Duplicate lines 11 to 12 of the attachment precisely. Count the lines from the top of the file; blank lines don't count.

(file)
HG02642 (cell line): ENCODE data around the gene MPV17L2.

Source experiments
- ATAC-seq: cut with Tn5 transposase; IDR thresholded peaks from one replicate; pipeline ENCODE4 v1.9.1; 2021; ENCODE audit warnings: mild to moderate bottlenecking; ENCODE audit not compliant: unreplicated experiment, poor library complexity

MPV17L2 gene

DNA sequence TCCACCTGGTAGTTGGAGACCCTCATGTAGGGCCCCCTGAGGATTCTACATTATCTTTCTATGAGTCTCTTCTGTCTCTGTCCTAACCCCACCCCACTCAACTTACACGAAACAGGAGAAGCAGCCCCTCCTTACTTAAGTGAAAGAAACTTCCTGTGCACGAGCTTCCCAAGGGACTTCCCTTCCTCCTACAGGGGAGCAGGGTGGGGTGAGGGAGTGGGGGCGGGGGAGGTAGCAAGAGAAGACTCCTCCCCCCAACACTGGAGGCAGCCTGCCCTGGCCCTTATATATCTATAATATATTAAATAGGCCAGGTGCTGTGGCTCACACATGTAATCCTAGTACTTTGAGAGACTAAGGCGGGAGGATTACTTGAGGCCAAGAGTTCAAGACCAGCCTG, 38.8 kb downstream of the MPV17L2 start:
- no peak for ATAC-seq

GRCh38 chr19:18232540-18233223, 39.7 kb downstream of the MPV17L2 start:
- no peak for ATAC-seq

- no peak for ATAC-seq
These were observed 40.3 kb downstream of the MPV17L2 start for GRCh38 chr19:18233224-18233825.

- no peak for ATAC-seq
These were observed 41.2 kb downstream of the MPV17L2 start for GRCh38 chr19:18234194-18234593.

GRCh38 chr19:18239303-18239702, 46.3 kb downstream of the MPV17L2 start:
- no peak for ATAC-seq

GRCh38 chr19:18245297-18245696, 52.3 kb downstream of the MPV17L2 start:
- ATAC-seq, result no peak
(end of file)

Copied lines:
- no peak for ATAC-seq
These were observed 41.2 kb downstream of the MPV17L2 start for GRCh38 chr19:18234194-18234593.